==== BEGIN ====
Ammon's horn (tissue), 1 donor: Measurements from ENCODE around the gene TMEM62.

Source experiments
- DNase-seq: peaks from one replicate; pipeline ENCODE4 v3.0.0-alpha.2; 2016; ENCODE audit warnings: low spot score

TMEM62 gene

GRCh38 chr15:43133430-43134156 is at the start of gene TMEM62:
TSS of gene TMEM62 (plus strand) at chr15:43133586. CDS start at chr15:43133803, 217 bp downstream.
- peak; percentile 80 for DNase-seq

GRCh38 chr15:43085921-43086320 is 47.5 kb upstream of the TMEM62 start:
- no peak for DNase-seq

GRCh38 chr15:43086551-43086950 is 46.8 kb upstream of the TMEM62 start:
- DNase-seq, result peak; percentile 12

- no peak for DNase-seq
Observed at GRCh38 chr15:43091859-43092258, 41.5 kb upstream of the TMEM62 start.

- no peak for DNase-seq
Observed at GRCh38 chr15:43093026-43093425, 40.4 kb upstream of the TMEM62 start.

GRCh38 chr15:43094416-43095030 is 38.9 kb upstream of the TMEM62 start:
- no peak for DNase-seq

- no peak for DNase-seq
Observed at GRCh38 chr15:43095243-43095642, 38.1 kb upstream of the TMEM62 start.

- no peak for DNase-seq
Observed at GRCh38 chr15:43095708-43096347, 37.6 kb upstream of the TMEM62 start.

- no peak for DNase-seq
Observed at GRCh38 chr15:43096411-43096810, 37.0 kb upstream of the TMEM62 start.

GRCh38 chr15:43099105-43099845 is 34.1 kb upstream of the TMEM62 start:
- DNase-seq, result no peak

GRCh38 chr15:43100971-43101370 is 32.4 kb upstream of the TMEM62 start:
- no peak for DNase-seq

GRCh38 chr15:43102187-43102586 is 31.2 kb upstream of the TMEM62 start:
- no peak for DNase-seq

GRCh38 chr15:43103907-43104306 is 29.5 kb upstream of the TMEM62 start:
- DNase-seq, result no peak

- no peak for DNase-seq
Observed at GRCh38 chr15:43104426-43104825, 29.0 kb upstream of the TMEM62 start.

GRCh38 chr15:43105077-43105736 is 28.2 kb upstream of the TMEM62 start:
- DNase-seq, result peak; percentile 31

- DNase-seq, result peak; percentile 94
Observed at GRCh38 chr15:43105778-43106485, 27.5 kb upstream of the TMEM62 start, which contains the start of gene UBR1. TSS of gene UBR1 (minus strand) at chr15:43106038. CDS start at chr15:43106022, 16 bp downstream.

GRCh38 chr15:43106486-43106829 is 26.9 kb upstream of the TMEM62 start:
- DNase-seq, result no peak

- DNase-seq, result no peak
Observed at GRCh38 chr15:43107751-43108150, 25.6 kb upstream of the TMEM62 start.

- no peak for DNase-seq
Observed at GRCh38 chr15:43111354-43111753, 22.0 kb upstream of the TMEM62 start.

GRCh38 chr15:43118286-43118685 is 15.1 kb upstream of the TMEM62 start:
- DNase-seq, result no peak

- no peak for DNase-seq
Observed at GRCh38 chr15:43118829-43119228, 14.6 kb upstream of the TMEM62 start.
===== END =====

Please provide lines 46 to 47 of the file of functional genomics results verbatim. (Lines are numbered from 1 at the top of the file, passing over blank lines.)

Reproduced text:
- no peak for DNase-seq
Observed at GRCh38 chr15:43118829-43119228, 14.6 kb upstream of the TMEM62 start.